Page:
Vol. 21, No. 3, 2009
Received November 10, 2008, Accepted for publication December 24,
Reprint request to: Moon Kyun Cho, M.D., Department of Dermatology,
College of Medicine, Soonchunhyang University, 22, Daesagwan-gil,
Yongsan-gu, Seoul 140-743, Korea. Tel: 82-2-709-9368, Fax: 82-2-
709-9374, E-mail: MKCho2001@yahoo.co.kr
Ann Dermatol Vol. 21, No. 3, 2009
Fig. 1. Three brown lichenoid patches on left dorsal foot.
Langerhans Cell Histiocytosis Presenting as Brown
Hyuk Kwon, M.D., Jang Hyun Lee, M.D.1, Sung Keun Kim, M.D., Young Lip Park, M.D.,
Jong Suk Lee, M.D., Moon Kyun Cho, M.D.
Department of Dermatology, College of Medicine, Soonchunhyang University, Seoul, 1Department of Plastic and Reconstruction Surgery,
Hanyang University Guri Hospital, Guri, Korea
Langerhans cell histiocytosis (LCH) is related diseases
characterized by proliferation of Langerhans cell with
involvement of bone, skin, lung and other organs. LCH
usually occurs in childhood and are presented as multiple
small papules or eczematoid lesion mostly. We report a
50-year-old man with 3 brown lichenoid patches on left
dorsal foot. He was diagnosed pulmonary LCH 5 years ago.
Typical LC cells on skin lesion and CD1 complex positive
staining confirm the diagnosis of LCH. We consider brown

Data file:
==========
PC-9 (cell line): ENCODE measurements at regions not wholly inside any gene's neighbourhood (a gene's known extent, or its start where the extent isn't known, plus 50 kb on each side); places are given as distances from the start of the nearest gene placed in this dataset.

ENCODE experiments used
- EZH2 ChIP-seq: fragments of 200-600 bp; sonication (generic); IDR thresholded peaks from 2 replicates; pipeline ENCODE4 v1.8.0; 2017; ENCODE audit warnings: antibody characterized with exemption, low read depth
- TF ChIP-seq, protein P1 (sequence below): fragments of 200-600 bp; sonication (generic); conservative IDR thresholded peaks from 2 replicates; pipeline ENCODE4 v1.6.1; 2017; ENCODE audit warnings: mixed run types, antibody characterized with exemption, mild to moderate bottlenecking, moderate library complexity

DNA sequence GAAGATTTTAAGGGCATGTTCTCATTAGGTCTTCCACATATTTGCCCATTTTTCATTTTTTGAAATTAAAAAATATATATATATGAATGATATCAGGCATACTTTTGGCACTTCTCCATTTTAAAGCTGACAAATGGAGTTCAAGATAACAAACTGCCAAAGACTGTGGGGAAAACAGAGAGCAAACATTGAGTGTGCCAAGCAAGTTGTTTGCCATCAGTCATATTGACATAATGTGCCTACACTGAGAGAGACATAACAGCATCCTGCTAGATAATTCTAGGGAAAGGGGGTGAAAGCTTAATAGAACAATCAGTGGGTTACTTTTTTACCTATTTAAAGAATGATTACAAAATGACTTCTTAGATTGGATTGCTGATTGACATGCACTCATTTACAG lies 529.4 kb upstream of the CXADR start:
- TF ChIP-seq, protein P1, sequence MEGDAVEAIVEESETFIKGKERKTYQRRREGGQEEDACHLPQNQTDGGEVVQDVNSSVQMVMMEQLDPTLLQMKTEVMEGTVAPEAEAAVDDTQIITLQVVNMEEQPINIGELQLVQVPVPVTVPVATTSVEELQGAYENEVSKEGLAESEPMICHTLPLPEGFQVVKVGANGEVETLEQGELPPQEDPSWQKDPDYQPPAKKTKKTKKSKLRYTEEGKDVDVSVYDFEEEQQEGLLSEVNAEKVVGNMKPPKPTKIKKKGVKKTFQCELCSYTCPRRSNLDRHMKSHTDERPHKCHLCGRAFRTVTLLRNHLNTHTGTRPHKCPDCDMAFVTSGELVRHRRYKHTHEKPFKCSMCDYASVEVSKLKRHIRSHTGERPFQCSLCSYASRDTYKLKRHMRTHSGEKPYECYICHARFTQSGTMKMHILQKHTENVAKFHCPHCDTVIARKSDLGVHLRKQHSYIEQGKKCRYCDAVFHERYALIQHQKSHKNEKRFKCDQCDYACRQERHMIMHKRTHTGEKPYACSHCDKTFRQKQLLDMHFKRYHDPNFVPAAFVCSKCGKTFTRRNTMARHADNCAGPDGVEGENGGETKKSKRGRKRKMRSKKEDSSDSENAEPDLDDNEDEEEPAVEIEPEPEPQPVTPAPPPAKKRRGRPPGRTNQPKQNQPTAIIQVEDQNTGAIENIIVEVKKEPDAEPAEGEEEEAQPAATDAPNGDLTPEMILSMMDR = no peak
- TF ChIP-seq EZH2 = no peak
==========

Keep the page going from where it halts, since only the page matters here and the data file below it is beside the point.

lichenoid patches may be a previously unreported
cutaneous presentation in cutaneous or multisystem LCH.
(Ann Dermatol 21(3) 277∼∼280, 2009)
Langerhans cell histiocytosis
Langerhans cell histiocytosis (LCH) is a rare, clinically
polymorphous group of disorders all having in common
proliferation of Langerhans cells. The recognized clinical
variants of LCH include Letterer-Siwe disease, Hand-
Schuller-Christian disease, eosinophilic granuloma, and
congenital self-healing reticulohistiocytosis1. We report a
50-year-old man with brown lichenoid patches, unusual
cutaneous presentation of LCH, on left dorsal foot.
A 50-year-old man attended Department of Dermatology
with a 2 year duration of brown-colored patches on the
left dorsal foot. Lobular consolidation was shown on chest
X-ray in health screening 5 years ago, but he had no
symptoms. He was diagnosed pulmonary LCH by chest
CT and percutaneous transthoracic needle aspiration. He
is a heavy smoker and has 45 pack-years smoking history.
On physical examination, there were three brown
lichenoid patches on left dorsal foot (Fig. 1). Any regional
lymph node is not palpable. His laboratory findings were
all within normal range. Initial chest CT showed lobular